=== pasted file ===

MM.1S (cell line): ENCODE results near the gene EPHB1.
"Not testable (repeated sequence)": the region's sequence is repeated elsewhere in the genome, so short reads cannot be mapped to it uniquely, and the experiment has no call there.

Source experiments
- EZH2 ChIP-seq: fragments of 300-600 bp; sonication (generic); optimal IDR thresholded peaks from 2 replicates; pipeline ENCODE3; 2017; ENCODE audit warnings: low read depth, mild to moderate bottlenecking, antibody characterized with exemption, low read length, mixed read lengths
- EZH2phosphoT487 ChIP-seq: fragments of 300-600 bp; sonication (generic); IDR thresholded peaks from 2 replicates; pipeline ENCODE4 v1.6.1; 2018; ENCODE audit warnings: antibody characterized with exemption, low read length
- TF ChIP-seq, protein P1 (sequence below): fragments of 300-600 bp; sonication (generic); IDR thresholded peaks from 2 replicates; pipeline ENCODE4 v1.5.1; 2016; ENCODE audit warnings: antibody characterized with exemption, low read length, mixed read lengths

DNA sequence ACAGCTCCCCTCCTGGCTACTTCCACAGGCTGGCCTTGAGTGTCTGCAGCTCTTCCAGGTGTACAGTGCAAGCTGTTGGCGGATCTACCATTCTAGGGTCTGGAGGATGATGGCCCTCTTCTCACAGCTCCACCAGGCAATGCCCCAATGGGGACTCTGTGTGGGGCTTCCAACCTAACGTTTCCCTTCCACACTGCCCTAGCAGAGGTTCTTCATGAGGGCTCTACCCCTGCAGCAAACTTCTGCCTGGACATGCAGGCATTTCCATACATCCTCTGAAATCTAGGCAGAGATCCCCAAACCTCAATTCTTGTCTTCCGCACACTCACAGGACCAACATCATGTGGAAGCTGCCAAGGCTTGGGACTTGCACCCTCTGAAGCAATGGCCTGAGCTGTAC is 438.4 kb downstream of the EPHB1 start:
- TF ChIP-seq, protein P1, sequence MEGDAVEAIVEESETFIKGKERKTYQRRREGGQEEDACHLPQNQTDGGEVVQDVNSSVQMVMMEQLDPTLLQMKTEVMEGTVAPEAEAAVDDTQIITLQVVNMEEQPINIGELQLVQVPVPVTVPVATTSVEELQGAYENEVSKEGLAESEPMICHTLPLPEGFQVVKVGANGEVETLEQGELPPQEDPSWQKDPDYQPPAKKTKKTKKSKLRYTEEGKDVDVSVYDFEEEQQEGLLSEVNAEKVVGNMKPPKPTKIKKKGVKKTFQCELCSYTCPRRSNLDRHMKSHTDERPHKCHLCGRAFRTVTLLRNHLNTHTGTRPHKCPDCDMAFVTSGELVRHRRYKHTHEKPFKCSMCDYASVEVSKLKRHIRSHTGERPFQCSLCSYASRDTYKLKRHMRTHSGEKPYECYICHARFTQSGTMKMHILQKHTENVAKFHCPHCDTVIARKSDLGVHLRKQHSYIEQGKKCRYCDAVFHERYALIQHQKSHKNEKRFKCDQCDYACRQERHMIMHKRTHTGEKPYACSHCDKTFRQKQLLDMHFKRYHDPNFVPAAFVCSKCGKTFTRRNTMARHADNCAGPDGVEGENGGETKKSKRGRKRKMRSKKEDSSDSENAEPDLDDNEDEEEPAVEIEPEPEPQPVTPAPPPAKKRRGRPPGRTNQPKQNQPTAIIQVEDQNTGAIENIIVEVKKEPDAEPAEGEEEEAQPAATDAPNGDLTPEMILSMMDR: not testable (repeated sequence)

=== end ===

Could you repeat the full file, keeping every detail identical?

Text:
MM.1S (cell line): ENCODE results near the gene EPHB1.
"Not testable (repeated sequence)": the region's sequence is repeated elsewhere in the genome, so short reads cannot be mapped to it uniquely, and the experiment has no call there.

Source experiments
- EZH2 ChIP-seq: fragments of 300-600 bp; sonication (generic); optimal IDR thresholded peaks from 2 replicates; pipeline ENCODE3; 2017; ENCODE audit warnings: low read depth, mild to moderate bottlenecking, antibody characterized with exemption, low read length, mixed read lengths
- EZH2phosphoT487 ChIP-seq: fragments of 300-600 bp; sonication (generic); IDR thresholded peaks from 2 replicates; pipeline ENCODE4 v1.6.1; 2018; ENCODE audit warnings: antibody characterized with exemption, low read length
- TF ChIP-seq, protein P1 (sequence below): fragments of 300-600 bp; sonication (generic); IDR thresholded peaks from 2 replicates; pipeline ENCODE4 v1.5.1; 2016; ENCODE audit warnings: antibody characterized with exemption, low read length, mixed read lengths

DNA sequence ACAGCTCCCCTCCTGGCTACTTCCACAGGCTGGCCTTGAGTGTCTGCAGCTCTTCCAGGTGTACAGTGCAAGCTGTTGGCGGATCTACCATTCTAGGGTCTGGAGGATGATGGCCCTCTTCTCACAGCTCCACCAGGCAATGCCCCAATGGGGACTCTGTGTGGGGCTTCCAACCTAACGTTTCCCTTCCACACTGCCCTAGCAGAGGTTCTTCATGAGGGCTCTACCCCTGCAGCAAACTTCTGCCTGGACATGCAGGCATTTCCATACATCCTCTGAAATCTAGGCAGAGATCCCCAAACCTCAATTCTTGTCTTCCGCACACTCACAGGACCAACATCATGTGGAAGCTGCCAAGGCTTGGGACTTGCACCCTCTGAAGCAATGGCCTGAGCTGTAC is 438.4 kb downstream of the EPHB1 start:
- TF ChIP-seq, protein P1, sequence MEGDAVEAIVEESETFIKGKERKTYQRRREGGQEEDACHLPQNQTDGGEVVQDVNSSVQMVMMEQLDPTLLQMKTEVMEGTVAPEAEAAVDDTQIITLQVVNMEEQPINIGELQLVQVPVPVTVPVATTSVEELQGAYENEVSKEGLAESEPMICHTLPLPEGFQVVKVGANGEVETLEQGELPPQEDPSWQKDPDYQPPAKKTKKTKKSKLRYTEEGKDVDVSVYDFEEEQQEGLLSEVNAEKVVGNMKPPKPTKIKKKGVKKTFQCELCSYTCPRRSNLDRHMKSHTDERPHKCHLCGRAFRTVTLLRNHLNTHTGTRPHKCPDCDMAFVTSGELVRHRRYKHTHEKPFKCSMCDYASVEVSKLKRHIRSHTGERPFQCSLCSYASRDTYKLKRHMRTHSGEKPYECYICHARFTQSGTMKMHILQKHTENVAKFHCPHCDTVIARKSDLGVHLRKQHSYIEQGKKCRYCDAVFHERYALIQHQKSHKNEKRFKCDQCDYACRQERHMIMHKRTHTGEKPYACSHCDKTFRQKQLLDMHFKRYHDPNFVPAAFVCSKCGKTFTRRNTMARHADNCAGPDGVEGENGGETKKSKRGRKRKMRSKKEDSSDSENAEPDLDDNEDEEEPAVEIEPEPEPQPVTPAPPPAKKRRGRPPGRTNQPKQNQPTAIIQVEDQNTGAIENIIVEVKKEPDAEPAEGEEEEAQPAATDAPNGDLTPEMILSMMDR: not testable (repeated sequence)